• ISO 14001 Certification of operations and RoHS Compliance on our products;
  • Significant reduction in business travel by encouraging Tele-con & Video-con facility that are available across all our branches and offices;
  • Usage of alternative sources of energy for lighting e.g. LED lights and reduction in electricity consumption to the best possible extent at all Offices / Establishment of the Company by switching off  AC / Fan / Lights / Systems and such other electrical appliances when not required;
  • Car-pool policy within employees and explore usage of ‘clean’ fuel for transport fleet like CNG;
  • Significantly reduce the usage of paper and paper products in all our offices and operations.
  • Carbon Disclosure Project – Ongoing as part of our overall “Sustainability Program”: Watch this space for our first Sustainability Report

We also aim at achieving Green Building status based on LEED standards. Our new office complex that will come up at Rajarhat, Saltlake shall be a complete LEEDs certified Green Building.

Renewable Energy: Solar Power Plant

The National Action Plan on Climate Change points out: “India is a tropical country, where sunshine is available for longer hours per day and in great intensity. Solar energy, therefore, has great potential as future energy source. It also has the advantage of permitting the decentralized distribution of energy, thereby empowering people at the grassroots level”.

Based on this vision a Jawaharlal Nehru National Solar Mission has been launched under the brand name “Solar India”. The objective of the National Solar Mission is to establish India as a global leader in solar energy, by creating the policy conditions for its diffusion across the country as quickly as possible.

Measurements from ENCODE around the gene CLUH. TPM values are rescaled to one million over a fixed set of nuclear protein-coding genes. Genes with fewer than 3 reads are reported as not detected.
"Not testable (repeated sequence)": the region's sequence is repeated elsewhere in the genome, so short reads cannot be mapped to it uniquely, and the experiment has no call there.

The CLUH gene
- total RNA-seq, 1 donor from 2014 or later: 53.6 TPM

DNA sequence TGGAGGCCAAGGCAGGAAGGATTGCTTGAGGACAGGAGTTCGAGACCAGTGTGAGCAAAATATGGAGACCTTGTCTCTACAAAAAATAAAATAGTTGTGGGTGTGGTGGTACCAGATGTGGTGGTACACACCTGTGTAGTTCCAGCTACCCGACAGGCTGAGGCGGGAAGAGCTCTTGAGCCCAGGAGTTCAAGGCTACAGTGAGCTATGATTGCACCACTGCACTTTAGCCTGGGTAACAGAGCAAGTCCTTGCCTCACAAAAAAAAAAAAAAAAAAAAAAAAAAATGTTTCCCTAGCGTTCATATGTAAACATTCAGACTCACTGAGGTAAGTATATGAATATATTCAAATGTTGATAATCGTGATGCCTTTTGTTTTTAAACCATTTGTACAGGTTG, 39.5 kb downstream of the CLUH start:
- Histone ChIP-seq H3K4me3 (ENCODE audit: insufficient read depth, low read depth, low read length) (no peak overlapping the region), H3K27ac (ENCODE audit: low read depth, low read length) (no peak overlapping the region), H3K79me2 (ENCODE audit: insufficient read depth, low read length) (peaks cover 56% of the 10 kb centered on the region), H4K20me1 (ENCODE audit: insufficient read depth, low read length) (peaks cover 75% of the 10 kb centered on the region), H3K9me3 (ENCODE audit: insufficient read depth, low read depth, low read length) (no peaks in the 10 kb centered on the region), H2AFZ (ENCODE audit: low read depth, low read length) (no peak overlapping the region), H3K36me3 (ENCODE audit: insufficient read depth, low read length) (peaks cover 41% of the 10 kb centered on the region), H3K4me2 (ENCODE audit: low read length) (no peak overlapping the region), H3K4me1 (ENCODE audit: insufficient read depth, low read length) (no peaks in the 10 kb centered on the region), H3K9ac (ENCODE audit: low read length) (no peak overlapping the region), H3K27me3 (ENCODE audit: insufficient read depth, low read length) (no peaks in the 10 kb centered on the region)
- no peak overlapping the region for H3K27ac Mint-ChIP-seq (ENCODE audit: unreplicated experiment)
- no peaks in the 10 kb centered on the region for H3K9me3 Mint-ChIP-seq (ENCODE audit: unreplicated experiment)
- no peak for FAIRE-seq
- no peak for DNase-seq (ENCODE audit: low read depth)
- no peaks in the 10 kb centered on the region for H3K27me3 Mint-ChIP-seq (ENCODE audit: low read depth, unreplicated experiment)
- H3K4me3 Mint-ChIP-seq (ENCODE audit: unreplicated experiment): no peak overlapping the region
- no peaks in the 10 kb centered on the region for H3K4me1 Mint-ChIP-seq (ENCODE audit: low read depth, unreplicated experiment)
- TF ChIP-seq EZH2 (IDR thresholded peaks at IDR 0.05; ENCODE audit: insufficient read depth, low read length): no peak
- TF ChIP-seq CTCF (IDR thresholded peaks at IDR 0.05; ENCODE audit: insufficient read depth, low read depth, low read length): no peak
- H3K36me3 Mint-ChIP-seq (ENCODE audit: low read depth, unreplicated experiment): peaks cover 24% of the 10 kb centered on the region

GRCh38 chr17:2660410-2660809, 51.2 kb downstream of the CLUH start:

To achieve this, the Mission targets are:

  • To create an enabling policy framework for the deployment of 20,000 MW of solar power by 2022;
  • To ramp up capacity of grid-connected solar power generation to 1000 MW within three years – by 2013; an additional 3000 MW by 2017 through the mandatory use of the renewable purchase obligation by utilities backed with a preferential tariff. This capacity can be more than doubled – reaching 10,000MW installed power by 2017 or more, based on the enhanced and enabled international finance and technology transfer. The ambitious target for 2022 of 20,000 MW or more, will be dependent on the ‘learning’ of the first two phases, which if successful, could lead to conditions of grid-competitive solar power. The transition could be appropriately up scaled, based on availability of international finance and technology;